Feroz • The first of a mighty half-dozen old school Planeswalkers on this list, Feroz is perhaps one of the most under-appreciated.  Aside from reprints, he's only really had a presence in one set: Homelands.  Feroz was a planeswalker with a morality problem.  Simply put, he thought summoning sentient beings to do one's bidding was immoral (much like how a vegan might see the eating of meat to be immoral).  In a way, he's the token vegan of all Planeswalkers.  He's influence in the game as far as cards go include the sideboardable Feroz's Ban and on the flavor text of cards such as Wizard's School and Didgeridoo.  He was also the husband of Serra.  Yes, that Serra.  He's also the one responsible for slaying one of the original and most powerful Planeswalkers in Magic history, Taysir.

Greensleeves •  What?  You're not familiar with Greensleeves the Wizard?  Don't worry.  It's understandable as she hasn't exactly been around since the original Magic: The Gathering novels ("Whispering Woods", "Shattered Chains", and "Final Sacrifice").  A mute who was considered by many to be quite mad, Greensleeves was actually a kind woman who was able to communicate (albeit simply) through animal sounds.  Eventually she became an arch-druid at the guidance of Chaney, another arch-druid on the Domaniarian continent of Aerona.  Greensleeves herself briefly became a Planeswalker but burned out her spark as she attempted (and succeeded) at healing and protecting the island of Lat-Nam after the land was devastated by Urza's activation of the Golgothian Sylex.  While she's never been printed as a Magic card, she has been referenced on one: Giant Badger.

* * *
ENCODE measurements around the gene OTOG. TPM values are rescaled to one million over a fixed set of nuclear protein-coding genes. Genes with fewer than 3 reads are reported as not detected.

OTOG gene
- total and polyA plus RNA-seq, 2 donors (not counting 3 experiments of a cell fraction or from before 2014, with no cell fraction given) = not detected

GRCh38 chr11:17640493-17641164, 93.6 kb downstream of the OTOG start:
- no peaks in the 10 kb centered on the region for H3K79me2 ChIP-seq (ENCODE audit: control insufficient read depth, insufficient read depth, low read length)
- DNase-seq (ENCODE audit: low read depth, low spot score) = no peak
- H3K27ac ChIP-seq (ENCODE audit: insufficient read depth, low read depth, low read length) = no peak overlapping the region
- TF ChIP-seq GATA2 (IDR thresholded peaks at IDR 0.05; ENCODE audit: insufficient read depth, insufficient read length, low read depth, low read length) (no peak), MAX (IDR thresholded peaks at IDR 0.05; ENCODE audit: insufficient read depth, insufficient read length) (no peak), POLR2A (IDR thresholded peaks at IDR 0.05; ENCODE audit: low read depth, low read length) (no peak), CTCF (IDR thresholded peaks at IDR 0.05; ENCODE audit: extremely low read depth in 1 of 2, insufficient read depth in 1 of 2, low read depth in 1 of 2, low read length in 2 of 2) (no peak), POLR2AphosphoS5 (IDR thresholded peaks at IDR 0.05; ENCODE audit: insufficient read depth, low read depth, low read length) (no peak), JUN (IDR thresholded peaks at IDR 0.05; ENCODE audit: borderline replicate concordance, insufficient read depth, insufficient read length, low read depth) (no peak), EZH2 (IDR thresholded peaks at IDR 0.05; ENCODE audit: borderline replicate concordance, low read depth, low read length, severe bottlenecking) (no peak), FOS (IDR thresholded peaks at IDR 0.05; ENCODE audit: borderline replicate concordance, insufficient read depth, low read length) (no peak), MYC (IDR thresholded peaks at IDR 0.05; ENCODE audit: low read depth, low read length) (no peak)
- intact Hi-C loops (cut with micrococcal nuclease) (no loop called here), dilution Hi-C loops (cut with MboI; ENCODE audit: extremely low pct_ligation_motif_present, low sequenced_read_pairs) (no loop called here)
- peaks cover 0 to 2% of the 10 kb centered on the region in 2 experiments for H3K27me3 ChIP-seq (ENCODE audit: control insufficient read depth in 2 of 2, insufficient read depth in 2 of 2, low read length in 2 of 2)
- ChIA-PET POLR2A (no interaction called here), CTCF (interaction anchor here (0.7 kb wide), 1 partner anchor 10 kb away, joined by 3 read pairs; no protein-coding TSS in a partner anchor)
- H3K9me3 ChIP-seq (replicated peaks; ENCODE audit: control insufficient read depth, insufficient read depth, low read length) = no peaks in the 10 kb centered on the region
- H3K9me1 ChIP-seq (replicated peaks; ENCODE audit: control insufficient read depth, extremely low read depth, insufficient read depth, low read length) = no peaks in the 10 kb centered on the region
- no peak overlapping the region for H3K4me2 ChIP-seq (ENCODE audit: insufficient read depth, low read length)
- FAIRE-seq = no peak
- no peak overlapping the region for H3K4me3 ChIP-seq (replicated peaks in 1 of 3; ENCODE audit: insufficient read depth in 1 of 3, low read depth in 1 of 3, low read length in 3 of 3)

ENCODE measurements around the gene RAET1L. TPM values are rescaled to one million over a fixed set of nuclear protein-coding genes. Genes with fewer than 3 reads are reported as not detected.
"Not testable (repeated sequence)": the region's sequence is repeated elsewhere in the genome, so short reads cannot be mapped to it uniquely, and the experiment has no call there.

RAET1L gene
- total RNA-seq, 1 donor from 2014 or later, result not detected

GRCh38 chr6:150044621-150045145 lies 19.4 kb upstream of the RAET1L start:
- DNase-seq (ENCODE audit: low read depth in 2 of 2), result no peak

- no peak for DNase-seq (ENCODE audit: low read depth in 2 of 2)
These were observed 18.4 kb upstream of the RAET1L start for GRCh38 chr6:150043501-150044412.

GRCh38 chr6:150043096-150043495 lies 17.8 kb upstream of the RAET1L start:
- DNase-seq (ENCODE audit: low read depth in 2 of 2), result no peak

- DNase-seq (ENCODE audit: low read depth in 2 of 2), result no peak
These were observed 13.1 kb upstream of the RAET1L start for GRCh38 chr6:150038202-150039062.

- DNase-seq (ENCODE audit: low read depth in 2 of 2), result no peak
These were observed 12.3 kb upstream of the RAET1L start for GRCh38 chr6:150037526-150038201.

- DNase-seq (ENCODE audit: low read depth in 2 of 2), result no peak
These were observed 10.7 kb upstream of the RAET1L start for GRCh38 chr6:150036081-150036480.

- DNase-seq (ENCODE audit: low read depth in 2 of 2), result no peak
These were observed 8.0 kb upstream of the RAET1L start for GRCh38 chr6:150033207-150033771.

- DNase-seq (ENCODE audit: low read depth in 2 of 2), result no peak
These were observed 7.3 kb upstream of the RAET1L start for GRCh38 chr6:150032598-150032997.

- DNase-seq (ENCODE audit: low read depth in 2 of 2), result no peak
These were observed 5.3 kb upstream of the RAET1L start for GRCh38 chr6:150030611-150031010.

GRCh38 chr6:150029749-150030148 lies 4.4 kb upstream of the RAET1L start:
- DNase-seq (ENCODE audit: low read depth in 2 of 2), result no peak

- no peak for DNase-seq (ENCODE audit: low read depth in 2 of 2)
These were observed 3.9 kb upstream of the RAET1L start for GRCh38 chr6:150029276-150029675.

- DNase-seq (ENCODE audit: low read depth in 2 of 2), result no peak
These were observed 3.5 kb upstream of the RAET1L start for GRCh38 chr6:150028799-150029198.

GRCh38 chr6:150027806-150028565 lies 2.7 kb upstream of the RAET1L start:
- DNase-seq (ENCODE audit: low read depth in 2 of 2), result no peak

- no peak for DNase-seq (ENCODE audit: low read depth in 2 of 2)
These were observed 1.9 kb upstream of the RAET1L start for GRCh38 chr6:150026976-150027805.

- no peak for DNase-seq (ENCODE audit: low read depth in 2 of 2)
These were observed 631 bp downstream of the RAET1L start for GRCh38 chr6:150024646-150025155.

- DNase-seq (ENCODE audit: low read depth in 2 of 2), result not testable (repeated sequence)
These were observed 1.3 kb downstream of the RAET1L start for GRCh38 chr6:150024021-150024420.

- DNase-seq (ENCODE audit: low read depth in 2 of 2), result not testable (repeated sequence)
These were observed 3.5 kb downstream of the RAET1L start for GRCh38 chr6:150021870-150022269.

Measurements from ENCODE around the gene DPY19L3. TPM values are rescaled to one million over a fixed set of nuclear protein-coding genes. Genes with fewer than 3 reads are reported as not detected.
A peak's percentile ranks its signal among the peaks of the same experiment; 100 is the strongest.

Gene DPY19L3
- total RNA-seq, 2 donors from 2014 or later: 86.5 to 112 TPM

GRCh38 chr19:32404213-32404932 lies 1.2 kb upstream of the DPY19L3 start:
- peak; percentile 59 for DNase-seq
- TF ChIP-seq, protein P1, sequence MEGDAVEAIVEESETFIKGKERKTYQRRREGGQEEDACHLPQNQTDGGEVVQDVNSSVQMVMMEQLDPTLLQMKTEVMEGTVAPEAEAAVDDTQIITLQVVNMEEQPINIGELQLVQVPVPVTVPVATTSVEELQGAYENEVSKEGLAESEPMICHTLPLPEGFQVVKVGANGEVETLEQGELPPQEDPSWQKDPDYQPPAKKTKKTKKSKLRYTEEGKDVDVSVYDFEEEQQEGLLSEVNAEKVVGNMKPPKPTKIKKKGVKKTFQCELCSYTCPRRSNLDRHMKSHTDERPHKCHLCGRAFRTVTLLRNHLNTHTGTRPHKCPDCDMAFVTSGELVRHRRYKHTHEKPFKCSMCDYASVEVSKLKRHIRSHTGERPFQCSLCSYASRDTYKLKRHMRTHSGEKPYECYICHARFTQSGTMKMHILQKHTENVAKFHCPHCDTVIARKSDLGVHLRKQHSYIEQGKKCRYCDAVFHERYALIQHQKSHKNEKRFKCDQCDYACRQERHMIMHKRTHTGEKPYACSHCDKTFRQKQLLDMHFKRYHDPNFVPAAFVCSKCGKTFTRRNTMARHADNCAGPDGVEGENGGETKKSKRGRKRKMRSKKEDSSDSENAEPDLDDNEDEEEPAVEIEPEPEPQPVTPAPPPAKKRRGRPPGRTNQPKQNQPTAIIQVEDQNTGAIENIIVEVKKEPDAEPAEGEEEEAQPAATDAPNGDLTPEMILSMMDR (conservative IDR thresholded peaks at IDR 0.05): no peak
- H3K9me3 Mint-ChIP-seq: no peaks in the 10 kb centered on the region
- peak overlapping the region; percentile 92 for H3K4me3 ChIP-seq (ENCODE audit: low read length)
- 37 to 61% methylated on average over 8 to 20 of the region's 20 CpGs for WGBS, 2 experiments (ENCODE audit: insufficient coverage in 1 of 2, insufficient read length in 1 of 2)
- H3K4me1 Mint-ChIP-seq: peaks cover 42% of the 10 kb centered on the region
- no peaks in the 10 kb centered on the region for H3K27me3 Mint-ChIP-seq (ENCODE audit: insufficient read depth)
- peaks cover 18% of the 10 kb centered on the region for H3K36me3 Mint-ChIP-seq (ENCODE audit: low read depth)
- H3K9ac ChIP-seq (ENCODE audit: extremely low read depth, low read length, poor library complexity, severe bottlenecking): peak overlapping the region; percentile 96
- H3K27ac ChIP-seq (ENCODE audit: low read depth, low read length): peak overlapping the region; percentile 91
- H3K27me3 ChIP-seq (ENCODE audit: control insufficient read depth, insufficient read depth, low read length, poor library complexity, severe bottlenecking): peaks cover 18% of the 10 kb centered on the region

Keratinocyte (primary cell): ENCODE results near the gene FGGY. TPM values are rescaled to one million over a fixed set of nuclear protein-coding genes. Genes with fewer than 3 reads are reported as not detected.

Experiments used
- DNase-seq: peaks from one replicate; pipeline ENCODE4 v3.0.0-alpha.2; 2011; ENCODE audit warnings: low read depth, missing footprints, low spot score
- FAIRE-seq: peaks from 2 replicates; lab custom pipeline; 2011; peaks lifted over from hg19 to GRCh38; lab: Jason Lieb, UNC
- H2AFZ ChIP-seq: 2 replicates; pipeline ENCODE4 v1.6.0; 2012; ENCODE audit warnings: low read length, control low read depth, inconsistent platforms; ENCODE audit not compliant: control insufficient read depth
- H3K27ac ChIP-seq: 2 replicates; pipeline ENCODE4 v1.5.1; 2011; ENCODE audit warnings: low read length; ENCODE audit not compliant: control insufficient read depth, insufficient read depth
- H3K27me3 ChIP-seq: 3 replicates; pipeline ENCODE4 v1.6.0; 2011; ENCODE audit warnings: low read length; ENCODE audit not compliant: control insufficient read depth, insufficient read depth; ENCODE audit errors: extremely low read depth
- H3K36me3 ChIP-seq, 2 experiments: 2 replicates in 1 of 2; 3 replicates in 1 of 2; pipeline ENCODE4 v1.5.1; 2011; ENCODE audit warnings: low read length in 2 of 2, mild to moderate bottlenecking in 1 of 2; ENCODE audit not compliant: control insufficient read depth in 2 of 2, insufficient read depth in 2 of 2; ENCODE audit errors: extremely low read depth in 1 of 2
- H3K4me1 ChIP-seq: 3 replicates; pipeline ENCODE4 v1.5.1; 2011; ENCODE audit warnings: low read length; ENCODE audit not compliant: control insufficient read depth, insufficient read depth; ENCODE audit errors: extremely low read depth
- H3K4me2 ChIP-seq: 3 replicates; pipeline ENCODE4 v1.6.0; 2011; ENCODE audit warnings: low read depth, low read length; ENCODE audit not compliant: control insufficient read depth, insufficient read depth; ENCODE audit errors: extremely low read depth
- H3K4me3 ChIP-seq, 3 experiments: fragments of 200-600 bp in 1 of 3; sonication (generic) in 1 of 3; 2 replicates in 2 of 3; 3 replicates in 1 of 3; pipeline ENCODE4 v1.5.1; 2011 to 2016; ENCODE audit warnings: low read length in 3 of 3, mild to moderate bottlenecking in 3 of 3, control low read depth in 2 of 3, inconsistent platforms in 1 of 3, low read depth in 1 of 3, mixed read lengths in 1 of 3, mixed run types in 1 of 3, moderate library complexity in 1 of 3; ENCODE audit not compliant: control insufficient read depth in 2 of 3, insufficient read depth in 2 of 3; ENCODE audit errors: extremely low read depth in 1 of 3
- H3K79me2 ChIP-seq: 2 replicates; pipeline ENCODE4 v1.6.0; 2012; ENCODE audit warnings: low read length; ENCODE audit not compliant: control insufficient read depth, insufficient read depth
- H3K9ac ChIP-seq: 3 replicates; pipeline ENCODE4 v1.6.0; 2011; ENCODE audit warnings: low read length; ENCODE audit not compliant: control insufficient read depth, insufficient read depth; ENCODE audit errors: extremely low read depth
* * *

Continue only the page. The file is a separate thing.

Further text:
Jaya Ballard (Planeswalker) • We all know her as the fiery task mage from the Ice Age cycle of novels and her Time Spiral card.  Wait... Time Spiral card?  If you're wondering why that doesn't disqualify her on our list, it's because we're talking about Jaya Ballard the Planeswalker.  Her Time Spiral card depicted her before her spark ignited and (in our view anyhow) is not technically the same person.  The spark does tend to change you, after all.  Anyway, the gorgeous Jaya Ballard was a key character in the Ice Age saga and was depicted in both flavor text and in artwork of a number of cards of that era including Pyroblast and Burnout.  As for what's happened with her since her spark ignited, however, not much is known.  In the Time Spiral books, her former companion Jodah implied that her recklessness "eventually cost her her life" to the disappointment of many of her fans.  More recently, however, Ballard was made reference to my none other than the equally as fiery new-age Planeswalker Chandra Nalaar on the card Pyromancer's Goggles from Magic Origins, reigniting speculation that not only might Ballard's fire still be burning but that we might actually see her at some point in the future.  Hey, Mr. Rosewater, make this happen!

Jodah • Jodah is one of the most important characters of Magic's past and yet he has never seen print as a card.  Furthermore, with the exception of the Time Spiral card Jodah's Avenger, his name had never seen print outside of the many books ("The Gathering Dark", "The Eternal Ice", "The Shattered Alliance", "Time Spiral", "Planar Chaos", and "Future Sight") of which he's been the protagonist.  Outside of being the one who freed Ith from Barl's Cage, becoming known as Archmage Eternal due to his unnaturally long life thanks to drinking from the Fountain of Youth, seeing the City of Shadows transition into the School of the Unseen, and personally bringing Urza back from a state of insanity, Jodah hasn't done much else except for have a major role in saving Dominaria during The Mending.  No biggie, right?